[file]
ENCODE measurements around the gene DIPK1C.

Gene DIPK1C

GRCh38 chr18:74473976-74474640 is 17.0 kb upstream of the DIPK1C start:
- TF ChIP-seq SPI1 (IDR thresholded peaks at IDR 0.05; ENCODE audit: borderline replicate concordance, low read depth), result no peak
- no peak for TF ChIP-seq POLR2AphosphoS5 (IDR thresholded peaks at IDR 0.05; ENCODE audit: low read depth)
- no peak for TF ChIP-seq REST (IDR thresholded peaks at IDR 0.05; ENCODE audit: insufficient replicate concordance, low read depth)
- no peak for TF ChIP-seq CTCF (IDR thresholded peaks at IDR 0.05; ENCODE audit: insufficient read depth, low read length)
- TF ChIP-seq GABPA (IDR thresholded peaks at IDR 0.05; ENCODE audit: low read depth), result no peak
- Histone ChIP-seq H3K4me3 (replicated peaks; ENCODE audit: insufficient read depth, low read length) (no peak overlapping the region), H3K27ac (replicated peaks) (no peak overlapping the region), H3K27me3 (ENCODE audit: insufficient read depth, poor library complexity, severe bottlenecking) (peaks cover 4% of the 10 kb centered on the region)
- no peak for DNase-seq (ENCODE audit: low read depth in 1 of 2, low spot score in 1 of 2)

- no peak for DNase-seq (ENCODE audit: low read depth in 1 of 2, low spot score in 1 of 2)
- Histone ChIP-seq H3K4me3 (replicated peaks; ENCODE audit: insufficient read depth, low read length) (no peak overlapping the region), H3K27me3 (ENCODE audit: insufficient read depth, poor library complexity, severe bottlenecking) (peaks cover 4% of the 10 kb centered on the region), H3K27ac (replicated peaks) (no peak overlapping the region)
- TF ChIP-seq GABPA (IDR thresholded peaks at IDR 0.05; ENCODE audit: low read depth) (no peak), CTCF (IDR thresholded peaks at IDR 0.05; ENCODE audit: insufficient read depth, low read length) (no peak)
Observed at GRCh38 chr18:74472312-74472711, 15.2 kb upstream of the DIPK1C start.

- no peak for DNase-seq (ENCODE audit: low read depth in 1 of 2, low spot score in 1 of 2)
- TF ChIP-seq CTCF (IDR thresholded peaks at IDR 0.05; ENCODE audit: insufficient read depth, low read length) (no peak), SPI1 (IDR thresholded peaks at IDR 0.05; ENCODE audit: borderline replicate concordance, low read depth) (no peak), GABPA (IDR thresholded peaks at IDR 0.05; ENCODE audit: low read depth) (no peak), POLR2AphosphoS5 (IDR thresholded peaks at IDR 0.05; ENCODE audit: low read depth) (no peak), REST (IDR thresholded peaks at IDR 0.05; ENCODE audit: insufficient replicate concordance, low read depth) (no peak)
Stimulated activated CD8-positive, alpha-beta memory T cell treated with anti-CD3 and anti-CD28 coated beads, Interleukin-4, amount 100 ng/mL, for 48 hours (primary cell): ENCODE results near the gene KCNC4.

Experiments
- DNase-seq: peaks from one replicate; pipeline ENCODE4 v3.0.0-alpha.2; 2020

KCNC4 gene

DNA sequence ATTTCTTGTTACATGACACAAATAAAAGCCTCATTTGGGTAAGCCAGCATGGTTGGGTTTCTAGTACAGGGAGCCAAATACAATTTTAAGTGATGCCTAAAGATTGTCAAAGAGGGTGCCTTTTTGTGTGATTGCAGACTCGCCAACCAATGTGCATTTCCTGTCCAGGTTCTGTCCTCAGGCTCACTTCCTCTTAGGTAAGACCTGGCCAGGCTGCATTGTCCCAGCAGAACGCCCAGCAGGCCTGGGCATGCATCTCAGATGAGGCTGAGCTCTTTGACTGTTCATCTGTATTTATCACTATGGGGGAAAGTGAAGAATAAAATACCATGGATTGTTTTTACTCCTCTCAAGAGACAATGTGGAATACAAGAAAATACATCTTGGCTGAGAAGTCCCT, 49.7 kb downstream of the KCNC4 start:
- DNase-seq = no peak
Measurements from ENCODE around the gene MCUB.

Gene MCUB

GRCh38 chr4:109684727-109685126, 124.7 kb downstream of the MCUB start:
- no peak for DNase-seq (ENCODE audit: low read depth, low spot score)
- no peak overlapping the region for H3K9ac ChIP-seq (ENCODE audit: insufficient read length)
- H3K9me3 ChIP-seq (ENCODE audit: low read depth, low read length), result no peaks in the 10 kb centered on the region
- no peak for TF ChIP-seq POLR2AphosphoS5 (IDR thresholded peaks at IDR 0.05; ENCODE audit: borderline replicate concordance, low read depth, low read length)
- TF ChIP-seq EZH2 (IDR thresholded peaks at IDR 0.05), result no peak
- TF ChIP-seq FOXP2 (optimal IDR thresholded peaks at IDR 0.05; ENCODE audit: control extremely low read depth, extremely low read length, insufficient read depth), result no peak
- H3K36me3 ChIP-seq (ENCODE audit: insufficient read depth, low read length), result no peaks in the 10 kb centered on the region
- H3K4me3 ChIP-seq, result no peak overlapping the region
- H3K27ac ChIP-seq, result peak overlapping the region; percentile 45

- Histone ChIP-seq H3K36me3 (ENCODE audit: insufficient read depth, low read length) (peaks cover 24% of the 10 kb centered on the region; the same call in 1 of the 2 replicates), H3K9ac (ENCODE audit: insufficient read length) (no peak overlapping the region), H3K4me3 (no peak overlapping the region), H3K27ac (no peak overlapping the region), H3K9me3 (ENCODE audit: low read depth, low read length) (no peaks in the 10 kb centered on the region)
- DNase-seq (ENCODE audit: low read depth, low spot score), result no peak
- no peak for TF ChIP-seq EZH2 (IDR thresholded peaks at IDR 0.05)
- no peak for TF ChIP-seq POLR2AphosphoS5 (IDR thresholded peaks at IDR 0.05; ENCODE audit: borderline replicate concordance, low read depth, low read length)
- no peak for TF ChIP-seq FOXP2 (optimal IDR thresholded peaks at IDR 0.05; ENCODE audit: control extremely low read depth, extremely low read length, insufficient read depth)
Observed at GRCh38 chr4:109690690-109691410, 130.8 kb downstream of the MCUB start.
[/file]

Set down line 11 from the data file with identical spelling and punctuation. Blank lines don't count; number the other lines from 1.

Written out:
- no peak for DNase-seq (ENCODE audit: low read depth in 1 of 2, low spot score in 1 of 2)